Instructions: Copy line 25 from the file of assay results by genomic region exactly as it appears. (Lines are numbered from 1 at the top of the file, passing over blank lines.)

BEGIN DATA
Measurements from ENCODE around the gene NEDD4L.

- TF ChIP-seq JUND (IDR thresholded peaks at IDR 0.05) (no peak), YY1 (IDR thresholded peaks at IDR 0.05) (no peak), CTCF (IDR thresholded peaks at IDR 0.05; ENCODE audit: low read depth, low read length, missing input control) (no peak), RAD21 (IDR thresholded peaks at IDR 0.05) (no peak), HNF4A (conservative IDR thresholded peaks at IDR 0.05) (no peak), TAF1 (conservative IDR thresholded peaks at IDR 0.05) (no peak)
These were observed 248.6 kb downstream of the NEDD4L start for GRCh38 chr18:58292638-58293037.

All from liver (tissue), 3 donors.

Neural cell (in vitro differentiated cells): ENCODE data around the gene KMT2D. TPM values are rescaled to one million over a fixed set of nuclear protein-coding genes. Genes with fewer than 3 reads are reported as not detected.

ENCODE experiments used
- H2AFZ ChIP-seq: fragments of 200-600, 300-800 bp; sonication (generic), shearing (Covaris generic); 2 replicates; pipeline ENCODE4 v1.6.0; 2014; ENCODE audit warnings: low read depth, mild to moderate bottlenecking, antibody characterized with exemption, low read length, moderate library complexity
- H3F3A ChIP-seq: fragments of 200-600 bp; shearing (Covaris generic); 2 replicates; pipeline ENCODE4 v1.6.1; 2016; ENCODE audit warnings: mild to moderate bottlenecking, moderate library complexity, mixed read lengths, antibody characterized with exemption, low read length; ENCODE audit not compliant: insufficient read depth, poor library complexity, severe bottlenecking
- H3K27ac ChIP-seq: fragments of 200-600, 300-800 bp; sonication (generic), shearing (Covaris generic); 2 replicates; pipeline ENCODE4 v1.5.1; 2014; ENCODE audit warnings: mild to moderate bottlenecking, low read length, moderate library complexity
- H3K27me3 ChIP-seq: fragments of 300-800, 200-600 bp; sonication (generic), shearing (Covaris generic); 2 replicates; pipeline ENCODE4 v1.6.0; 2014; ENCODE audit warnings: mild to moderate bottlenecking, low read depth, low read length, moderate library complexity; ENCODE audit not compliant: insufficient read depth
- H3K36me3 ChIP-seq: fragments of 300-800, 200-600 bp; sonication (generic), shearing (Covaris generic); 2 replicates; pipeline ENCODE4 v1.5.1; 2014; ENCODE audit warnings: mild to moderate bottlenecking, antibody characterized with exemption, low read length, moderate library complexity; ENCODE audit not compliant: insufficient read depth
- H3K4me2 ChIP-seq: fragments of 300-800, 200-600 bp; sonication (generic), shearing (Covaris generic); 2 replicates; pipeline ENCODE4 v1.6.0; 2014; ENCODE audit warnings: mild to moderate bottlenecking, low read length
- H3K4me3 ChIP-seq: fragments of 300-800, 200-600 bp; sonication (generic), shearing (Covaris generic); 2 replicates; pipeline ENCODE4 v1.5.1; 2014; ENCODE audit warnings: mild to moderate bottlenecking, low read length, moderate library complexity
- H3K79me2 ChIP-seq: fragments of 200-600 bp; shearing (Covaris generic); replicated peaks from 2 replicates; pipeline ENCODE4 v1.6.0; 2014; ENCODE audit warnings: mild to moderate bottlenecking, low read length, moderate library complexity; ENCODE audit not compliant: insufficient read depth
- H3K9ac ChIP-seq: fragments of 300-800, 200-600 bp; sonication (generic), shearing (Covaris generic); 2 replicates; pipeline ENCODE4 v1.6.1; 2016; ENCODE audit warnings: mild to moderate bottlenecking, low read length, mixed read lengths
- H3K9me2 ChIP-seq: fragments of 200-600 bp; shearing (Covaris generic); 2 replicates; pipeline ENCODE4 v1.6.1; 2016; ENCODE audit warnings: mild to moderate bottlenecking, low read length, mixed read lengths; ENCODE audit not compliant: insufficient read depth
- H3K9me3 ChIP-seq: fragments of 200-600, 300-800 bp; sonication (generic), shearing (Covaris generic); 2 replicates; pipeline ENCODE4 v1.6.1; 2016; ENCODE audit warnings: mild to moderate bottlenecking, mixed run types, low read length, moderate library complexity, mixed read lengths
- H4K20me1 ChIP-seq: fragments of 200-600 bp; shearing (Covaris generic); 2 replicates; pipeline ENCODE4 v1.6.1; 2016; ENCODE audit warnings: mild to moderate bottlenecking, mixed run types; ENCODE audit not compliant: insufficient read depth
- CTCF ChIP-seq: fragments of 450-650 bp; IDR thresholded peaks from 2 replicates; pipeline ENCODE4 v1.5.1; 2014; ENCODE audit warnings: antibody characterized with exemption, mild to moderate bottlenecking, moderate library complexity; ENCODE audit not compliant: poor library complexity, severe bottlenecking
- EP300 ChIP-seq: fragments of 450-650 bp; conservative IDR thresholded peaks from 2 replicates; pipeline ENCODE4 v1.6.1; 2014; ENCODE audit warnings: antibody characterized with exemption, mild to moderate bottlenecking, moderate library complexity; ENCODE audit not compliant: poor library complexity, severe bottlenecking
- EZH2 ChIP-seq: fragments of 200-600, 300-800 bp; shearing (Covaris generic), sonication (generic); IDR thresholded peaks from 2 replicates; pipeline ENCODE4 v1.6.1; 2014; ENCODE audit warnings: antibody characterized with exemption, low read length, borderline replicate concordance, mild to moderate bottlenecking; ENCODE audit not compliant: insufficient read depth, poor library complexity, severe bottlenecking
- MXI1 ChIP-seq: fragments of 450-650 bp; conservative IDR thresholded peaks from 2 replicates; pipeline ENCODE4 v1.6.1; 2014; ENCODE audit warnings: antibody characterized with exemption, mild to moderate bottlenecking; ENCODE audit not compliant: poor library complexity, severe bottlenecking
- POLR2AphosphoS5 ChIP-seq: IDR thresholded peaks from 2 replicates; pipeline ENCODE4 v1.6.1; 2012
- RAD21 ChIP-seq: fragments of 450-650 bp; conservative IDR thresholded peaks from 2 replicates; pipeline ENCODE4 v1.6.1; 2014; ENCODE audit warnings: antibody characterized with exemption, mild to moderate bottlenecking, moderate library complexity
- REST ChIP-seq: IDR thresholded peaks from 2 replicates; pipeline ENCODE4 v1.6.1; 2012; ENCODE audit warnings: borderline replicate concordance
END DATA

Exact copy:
- REST ChIP-seq: IDR thresholded peaks from 2 replicates; pipeline ENCODE4 v1.6.1; 2012; ENCODE audit warnings: borderline replicate concordance